In the final game, players will want to move around and make flanks because staying in cover for any extended period of time will actually be dangerous (I will be talking about that a few more months down the line when I hopefully get to start implementing magic abilities). Therefore, I want getting off of cover to be really easy and fluid, and this is a step in that direction.

In most cover-based games, you get in cover and there's an immediate feeling of "hunkered-down"-ness. I'm trying to make the feeling of getting in cover in this game more airy and smooth, like you want to slide in to cover just so you can quickly vault over and move to a new area of the map. A lot of that will be animation and effects, of course, but there are lots of programming tweaks still needed to accomplish this. For example, vaulting while running, which has yet to be implemented.

So that's where I'm headed with it! And as part of getting a head start on that...

Roll/Vault Cancelling

As I mentioned in the section on my Vault Cover implementation, the callback for the MoveComponentTo function happens before the animation actually ends. This is so that I can incorporate some cancelling into the player's movement to allow them to move about more freely. Vaulting is typically a risk by design in most cover-based shooters, but I want to avoid that in this game; on the contrary, I'd like it to be a solid tactical move in almost any situation (when combined with other good movement, of course).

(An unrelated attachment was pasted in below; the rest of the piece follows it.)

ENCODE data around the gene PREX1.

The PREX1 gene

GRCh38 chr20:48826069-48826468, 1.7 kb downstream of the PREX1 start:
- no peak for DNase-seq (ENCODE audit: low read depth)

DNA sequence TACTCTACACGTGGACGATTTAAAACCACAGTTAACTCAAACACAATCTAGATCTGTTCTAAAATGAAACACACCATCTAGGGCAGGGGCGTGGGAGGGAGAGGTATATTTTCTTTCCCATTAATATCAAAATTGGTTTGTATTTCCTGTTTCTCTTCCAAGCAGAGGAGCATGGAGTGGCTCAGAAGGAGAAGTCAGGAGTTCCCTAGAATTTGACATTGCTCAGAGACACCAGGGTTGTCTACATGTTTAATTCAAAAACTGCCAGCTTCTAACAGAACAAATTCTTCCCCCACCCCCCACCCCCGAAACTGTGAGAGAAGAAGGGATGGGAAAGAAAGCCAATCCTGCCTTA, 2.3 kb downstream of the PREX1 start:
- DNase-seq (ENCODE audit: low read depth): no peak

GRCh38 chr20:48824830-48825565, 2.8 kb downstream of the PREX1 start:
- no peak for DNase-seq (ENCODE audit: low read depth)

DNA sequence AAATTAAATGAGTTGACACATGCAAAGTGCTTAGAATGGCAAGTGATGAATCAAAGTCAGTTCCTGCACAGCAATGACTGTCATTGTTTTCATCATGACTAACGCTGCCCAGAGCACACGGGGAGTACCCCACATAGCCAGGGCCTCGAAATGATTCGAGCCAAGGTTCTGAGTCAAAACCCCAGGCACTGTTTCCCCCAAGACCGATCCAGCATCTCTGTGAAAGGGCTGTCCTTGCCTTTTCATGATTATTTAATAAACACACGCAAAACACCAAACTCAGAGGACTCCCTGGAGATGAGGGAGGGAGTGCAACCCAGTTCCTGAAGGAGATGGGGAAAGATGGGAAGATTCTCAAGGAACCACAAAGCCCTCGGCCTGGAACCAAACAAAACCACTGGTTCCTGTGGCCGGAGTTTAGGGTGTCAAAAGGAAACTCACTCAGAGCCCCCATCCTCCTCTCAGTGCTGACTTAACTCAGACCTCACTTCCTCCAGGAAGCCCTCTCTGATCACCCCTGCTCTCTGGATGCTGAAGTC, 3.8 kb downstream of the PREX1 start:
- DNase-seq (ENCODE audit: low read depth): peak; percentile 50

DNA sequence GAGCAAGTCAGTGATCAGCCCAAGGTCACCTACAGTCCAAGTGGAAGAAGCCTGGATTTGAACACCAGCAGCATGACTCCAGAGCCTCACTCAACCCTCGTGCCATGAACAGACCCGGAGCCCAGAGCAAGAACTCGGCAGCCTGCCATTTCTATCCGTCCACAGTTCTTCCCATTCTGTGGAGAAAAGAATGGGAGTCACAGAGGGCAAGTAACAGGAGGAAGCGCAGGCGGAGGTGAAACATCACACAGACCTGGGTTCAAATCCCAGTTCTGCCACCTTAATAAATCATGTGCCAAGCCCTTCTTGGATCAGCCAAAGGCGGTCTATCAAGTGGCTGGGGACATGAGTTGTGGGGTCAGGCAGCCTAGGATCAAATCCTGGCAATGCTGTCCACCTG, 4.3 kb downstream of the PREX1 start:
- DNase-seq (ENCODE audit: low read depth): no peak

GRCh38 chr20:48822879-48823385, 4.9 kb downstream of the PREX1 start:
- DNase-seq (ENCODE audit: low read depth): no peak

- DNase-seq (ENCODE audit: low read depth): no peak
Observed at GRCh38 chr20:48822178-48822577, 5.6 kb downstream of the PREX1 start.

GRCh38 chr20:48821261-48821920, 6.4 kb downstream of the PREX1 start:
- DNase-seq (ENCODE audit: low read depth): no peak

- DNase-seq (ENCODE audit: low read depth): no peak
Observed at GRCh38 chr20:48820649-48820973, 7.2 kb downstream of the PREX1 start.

Two movement options I'm working on right now to encourage this, which you can see in the video, are "roll cancelling" and "vault cancelling". Roll cancelling means a player can choose to roll before the vault animation ends, in any direction that is away from the wall normal.

It's intended to be used to make moving between cover, crossing large distances, and getting out of harm's way easy:

Sequence 01


The other option is vault cancelling, which is harder to pull off because you can't just spam the action button to do it. The player will need to press and release the action button just before hitting the ground on the other side of cover while simultaneously pushing their left stick towards the wall. This lets the player cancel the end of the vault animation and immediately take cover on the other side of the wall. It saves about 0.3 seconds over finishing the animation and then taking cover normally.

It's more of an advanced option intended for players to use defensively against long-range attacks:

Sequence 01 1


Conclusion

The base logic for cover movement and actions away from the edge are pretty much implemented! Next up is going to be actions at the edge, including peeking around cover and moving around the edge of cover.

What more is there to say? No time to waste...!

-Flash <3

Cover System - Adjacent Walls & Aiming (DevLog #4)

Cover System - Adjacent Walls & Aiming (DevLog #4)

News 2 comments

Talking about my implementation for moving between adjacent walls of cover, aiming in cover, and a serious headache that had a simple solution.

Cover System - Basic Movement (DevLog #3)

Cover System - Basic Movement (DevLog #3)

News

Brief discussion on some updates I've made to my original cover system implementation ideas, and details on where I'm at with movement in cover.

Cover System - Design Philosophy & Implementation Ideas (DevLog #2)

Cover System - Design Philosophy & Implementation Ideas (DevLog #2)

News

Talking about my design principles for the cover system, the next big system that needs to be implemented in the game, as well as some initial ideas for...

Handling Third-Person Perspective Shooting (DevLog #1)

Handling Third-Person Perspective Shooting (DevLog #1)

News

My first post on the game! Article talking about how I'm handling my line traces to deal with pesky third-person perspectives in shooters (especially...

Comments
LunarShuriken
LunarShuriken

Looks cool!